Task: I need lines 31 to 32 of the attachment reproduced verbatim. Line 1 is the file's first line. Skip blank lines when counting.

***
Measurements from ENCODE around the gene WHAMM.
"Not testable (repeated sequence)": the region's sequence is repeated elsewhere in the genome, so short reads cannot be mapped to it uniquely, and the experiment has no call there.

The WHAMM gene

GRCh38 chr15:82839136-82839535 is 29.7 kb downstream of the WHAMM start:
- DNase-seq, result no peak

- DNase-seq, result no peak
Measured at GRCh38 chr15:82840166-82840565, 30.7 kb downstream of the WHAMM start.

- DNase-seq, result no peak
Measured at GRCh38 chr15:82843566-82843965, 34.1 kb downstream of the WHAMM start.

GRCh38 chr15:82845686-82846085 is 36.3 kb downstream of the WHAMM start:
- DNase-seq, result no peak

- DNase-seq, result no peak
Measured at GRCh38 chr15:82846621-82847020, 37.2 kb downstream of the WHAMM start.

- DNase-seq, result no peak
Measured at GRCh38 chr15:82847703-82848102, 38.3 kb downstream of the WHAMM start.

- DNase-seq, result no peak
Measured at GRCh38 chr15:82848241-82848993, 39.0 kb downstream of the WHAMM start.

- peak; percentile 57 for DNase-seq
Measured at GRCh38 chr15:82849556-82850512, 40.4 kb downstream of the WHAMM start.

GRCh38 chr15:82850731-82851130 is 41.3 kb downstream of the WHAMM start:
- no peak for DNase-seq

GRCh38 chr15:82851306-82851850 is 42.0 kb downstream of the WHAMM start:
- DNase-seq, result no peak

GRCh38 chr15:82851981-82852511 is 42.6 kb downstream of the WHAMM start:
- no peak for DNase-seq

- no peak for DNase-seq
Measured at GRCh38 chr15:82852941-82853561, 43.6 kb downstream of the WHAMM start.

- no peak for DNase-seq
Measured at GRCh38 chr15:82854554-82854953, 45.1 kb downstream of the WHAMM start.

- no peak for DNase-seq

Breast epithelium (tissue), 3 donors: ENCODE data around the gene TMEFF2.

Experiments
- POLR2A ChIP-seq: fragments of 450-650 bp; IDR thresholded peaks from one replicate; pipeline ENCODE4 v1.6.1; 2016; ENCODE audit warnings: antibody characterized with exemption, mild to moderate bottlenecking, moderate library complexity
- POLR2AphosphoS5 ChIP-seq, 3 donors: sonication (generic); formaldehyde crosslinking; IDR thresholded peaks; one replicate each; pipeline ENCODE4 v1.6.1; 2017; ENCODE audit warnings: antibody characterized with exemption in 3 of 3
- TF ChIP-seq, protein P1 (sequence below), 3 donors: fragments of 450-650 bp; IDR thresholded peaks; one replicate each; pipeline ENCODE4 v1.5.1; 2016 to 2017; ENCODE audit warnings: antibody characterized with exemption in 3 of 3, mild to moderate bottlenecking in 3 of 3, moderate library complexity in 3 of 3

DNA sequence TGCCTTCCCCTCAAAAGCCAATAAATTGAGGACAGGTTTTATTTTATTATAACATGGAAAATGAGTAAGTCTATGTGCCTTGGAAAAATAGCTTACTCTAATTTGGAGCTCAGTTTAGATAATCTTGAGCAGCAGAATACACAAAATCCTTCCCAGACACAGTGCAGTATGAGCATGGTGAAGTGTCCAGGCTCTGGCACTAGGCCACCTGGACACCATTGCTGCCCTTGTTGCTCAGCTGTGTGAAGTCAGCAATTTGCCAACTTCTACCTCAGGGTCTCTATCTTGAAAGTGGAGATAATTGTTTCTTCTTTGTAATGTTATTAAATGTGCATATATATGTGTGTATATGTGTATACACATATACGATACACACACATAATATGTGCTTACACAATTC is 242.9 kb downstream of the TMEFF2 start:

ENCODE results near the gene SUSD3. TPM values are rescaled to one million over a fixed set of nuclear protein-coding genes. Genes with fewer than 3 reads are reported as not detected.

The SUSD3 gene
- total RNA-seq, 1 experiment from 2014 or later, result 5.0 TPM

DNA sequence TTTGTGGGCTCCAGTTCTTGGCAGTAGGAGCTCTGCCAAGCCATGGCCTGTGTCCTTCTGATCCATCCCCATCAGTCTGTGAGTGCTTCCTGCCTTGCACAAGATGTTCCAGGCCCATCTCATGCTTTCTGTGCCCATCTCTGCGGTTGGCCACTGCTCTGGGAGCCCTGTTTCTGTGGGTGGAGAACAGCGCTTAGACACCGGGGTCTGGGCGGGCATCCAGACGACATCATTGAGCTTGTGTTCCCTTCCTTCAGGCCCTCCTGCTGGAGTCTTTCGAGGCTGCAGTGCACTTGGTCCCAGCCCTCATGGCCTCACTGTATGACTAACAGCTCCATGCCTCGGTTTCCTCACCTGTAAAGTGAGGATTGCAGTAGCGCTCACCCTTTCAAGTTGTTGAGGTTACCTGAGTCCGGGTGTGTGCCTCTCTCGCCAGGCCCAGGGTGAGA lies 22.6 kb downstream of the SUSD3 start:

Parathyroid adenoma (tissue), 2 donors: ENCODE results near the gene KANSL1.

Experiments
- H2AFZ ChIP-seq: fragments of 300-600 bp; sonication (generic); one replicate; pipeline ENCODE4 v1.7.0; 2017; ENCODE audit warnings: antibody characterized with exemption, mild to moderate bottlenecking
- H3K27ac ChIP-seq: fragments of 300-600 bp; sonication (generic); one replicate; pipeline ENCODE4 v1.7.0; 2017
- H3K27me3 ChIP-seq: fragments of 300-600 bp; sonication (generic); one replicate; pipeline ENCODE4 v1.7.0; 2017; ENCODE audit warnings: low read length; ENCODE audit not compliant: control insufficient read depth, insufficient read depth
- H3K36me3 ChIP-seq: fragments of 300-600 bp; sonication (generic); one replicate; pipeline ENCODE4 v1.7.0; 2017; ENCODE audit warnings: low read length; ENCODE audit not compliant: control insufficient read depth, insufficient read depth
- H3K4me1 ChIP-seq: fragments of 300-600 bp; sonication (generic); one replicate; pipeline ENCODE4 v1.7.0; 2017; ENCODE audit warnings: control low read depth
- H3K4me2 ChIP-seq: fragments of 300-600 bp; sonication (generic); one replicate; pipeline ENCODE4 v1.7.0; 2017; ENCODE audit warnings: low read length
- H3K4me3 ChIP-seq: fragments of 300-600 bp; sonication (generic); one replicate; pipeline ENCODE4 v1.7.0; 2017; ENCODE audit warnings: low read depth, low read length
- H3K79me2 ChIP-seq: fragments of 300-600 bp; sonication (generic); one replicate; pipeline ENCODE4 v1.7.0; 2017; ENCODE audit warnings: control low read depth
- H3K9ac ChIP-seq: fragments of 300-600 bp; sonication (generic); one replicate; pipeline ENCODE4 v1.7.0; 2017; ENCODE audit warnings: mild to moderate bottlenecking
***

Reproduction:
Breast epithelium (tissue), 3 donors: ENCODE data around the gene TMEFF2.

Experiments